though very young, was large of his age, and had an ax put into his hands at once; and from that till within his twenty-third year he was almost constantly handling that most useful instrument-less, of course, in plowing and harvesting seasons.
mentions the character of his work a little more in detail.
“He and I worked barefoot, grubbed it, plowed, mowed, and cradled together; plowed corn, gathered it, and shucked corn.”
The sum of it all is that from his boyhood until after he was of age, most of his time was spent in the hard and varied muscular labor of the farm and the forest, sometimes on his father's place, sometimes as a hired hand for other pioneers.
In this very useful but commonplace occupation he had, however, one advantage. ·He was not only very early in his life a tall, strong country boy, but as he grew up he soon became a tall, strong, sinewy man. He early attained the unusual height of six feet four inches, with arms of proportionate length.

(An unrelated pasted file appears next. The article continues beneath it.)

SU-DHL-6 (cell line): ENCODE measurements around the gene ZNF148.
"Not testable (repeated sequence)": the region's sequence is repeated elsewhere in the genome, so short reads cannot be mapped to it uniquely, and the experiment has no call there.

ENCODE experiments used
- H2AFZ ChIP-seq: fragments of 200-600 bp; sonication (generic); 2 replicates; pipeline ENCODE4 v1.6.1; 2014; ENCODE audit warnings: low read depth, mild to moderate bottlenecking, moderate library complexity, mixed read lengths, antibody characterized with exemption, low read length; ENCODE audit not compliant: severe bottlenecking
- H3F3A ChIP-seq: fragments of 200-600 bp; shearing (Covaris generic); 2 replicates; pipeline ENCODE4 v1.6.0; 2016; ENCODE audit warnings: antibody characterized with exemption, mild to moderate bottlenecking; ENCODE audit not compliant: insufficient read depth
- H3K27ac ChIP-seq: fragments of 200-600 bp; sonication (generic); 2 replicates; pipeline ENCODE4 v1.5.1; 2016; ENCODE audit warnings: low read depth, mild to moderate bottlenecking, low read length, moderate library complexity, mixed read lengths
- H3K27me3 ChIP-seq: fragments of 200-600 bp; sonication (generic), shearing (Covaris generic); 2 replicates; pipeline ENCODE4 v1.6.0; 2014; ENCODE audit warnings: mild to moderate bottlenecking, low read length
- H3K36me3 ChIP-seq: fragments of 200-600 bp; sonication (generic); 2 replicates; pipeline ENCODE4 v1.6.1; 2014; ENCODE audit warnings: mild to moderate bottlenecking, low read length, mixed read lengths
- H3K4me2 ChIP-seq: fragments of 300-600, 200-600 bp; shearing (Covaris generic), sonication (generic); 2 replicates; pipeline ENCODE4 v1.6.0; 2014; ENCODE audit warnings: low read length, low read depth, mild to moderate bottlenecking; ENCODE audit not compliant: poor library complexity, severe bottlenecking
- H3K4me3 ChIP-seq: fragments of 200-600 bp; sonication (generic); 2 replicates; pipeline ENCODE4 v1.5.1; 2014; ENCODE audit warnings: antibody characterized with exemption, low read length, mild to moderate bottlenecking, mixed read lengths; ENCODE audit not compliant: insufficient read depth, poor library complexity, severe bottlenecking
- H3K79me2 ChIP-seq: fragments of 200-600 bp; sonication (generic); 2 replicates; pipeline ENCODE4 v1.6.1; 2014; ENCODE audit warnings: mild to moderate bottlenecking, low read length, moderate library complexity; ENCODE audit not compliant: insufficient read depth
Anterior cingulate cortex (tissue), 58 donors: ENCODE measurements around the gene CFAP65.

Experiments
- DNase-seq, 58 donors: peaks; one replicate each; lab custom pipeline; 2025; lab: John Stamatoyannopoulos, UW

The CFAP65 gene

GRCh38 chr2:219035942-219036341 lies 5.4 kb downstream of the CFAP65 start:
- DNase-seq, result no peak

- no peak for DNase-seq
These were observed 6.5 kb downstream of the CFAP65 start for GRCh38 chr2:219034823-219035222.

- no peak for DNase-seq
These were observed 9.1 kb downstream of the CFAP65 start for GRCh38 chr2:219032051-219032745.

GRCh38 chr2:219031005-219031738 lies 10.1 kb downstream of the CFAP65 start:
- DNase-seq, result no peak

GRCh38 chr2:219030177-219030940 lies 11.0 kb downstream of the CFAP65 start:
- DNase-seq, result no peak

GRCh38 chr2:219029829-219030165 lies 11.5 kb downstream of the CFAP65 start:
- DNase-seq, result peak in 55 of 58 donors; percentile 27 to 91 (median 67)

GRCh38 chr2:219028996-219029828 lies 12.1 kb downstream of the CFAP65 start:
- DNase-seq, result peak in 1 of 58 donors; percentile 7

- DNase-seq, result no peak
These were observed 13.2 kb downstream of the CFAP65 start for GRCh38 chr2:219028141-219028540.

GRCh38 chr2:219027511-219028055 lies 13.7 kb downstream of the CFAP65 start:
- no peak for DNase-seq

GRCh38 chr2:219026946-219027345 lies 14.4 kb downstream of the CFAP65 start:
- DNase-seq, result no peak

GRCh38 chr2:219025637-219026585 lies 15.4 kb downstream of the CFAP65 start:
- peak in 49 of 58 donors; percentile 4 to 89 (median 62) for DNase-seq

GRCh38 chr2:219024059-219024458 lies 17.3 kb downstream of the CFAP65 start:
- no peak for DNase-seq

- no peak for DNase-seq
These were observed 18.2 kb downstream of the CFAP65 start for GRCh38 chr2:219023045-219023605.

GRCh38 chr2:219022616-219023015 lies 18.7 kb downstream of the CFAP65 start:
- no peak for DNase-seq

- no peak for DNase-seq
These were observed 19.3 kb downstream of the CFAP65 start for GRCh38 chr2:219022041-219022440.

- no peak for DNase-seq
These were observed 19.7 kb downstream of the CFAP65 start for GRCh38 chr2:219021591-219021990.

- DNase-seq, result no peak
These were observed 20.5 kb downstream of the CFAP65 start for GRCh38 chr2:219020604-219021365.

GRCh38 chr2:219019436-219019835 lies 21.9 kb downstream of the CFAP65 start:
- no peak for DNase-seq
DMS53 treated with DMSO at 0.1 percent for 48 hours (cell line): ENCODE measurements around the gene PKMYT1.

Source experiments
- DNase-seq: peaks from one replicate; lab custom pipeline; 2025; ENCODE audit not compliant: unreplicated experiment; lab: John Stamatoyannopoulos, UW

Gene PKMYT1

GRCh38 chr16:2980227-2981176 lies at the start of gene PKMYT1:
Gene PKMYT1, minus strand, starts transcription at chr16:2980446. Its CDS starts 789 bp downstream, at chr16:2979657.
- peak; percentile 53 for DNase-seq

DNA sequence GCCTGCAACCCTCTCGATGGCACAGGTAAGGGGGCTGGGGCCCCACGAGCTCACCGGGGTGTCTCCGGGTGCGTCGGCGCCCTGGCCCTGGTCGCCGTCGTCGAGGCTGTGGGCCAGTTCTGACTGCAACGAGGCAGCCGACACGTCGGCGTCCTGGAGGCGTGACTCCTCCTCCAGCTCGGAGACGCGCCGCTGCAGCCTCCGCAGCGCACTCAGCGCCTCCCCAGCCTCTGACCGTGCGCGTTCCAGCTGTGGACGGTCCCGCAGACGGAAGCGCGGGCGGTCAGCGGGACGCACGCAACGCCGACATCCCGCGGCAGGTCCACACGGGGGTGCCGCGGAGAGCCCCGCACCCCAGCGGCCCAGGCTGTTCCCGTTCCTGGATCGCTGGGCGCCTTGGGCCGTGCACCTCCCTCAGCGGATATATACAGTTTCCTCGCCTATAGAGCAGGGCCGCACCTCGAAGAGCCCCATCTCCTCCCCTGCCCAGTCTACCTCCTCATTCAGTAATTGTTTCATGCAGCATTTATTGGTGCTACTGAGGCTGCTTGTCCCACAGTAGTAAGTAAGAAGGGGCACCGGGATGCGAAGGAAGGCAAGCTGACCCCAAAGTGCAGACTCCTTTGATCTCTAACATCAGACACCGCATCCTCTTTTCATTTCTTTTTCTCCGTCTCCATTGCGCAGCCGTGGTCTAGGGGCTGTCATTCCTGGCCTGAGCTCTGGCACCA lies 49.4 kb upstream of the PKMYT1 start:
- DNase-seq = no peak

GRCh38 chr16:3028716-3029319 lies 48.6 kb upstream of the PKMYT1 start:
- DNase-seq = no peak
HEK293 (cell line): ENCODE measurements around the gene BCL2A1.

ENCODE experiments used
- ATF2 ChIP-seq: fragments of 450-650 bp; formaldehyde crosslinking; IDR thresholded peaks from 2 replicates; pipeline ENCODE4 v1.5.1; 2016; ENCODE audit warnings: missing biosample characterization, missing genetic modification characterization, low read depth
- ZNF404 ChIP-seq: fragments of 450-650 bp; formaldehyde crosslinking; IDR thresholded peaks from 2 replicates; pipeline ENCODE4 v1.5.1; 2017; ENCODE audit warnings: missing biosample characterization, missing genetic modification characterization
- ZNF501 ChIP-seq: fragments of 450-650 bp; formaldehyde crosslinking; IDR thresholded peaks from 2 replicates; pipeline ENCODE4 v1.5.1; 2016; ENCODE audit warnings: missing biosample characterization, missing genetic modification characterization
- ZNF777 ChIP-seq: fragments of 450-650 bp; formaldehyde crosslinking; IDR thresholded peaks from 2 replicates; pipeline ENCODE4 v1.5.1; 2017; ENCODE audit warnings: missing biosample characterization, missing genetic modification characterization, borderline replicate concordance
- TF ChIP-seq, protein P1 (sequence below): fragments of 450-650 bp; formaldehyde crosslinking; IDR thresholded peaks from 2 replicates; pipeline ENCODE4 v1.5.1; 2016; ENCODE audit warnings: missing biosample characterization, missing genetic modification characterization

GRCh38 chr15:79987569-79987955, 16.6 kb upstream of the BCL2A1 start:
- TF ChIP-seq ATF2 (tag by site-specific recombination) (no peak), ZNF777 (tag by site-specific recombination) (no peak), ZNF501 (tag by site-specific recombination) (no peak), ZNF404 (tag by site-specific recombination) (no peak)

This gave him a degree of power and facility as an ax man which few had or were able to acquire.
He was therefore usually able to lead his fellows in efforts of both muscle and mind.
He performed the tasks of his daily labor and mastered the lessons of his scanty schooling with an ease and rapidity they were unable to attain.
Twice during his life in Indiana
this ordinary routine was somewhat varied.
When he was sixteen, while working for a man who lived at the mouth of Anderson's Creek
, it was part of his duty to manage a ferry-boat which transported passengers across the Ohio River
It was doubtless this which three years later brought him a new experience, that he himself related in these words:
When he was nineteen, still residing in Indiana, he